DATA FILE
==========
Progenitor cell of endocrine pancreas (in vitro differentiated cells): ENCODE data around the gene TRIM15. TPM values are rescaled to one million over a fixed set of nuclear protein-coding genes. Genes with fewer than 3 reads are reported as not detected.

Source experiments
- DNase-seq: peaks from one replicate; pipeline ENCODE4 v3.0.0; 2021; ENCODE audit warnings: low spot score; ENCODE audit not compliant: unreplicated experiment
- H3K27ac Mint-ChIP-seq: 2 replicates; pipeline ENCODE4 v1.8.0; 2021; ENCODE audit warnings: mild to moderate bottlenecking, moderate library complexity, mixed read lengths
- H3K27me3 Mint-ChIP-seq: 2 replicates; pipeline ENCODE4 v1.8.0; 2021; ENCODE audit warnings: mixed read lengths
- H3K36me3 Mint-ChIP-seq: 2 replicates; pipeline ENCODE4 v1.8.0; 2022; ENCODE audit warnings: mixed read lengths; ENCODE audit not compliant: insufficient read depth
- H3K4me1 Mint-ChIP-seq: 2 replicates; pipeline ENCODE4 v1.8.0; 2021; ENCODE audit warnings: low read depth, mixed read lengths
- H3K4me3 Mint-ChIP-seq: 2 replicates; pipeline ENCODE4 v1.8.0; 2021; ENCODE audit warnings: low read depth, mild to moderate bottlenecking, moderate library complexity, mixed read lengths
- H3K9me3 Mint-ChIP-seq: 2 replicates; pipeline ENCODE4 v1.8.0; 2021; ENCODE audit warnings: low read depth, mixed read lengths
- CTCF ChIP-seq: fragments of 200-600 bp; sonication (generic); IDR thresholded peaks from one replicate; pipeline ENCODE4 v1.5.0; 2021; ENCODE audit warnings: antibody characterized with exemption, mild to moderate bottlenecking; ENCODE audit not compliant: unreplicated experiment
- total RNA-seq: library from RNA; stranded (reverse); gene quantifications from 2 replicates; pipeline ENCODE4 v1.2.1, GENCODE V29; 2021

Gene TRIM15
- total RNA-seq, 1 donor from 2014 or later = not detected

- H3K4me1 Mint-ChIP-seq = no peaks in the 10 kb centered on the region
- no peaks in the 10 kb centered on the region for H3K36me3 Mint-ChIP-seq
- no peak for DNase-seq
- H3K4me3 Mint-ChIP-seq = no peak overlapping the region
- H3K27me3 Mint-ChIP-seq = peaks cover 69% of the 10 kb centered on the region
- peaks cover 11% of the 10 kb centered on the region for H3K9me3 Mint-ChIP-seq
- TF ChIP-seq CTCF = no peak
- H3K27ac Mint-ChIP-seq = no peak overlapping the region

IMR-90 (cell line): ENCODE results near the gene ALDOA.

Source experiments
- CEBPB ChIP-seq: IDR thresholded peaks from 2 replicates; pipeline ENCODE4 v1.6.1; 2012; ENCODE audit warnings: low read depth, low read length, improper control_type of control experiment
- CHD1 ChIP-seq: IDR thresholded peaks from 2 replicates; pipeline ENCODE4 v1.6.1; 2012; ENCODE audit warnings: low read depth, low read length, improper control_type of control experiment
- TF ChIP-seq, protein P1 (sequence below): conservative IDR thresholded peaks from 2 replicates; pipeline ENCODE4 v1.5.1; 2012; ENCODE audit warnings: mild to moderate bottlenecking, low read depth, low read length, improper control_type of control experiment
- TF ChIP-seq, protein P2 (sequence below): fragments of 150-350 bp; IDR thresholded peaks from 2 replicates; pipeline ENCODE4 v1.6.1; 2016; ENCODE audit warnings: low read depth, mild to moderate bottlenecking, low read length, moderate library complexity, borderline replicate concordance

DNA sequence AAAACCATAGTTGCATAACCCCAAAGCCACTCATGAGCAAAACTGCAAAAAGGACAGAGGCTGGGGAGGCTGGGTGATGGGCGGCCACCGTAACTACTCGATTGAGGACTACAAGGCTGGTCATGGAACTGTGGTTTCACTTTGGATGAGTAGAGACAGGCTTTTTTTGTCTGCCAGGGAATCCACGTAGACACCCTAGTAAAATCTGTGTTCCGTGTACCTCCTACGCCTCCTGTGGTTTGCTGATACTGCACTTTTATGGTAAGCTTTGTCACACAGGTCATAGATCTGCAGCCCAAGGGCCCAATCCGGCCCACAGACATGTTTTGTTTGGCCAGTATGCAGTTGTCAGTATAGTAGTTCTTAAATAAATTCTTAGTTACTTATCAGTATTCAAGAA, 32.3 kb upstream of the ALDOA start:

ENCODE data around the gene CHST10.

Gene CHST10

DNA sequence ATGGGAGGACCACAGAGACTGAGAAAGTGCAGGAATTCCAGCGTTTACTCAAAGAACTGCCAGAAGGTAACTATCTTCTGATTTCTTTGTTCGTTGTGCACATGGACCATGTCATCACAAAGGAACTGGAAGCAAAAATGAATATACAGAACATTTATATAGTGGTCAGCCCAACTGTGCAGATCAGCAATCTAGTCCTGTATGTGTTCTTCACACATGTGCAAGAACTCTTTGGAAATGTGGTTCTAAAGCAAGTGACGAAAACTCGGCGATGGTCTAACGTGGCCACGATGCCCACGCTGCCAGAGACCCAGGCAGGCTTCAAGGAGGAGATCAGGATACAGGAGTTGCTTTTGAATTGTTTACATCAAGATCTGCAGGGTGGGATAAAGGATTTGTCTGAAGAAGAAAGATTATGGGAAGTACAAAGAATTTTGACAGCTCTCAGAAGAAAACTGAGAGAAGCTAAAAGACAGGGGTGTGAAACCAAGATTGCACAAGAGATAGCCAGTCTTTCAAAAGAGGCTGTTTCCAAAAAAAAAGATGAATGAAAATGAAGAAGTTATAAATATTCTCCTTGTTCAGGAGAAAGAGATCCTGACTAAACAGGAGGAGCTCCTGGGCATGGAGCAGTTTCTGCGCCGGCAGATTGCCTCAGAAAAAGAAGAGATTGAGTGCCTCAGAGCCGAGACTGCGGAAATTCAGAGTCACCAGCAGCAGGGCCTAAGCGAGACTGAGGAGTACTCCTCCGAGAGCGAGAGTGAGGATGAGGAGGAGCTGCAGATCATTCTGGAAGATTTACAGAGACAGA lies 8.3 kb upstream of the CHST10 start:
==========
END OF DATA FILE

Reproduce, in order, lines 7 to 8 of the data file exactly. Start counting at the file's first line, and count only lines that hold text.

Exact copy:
- H3K4me1 Mint-ChIP-seq: 2 replicates; pipeline ENCODE4 v1.8.0; 2021; ENCODE audit warnings: low read depth, mixed read lengths
- H3K4me3 Mint-ChIP-seq: 2 replicates; pipeline ENCODE4 v1.8.0; 2021; ENCODE audit warnings: low read depth, mild to moderate bottlenecking, moderate library complexity, mixed read lengths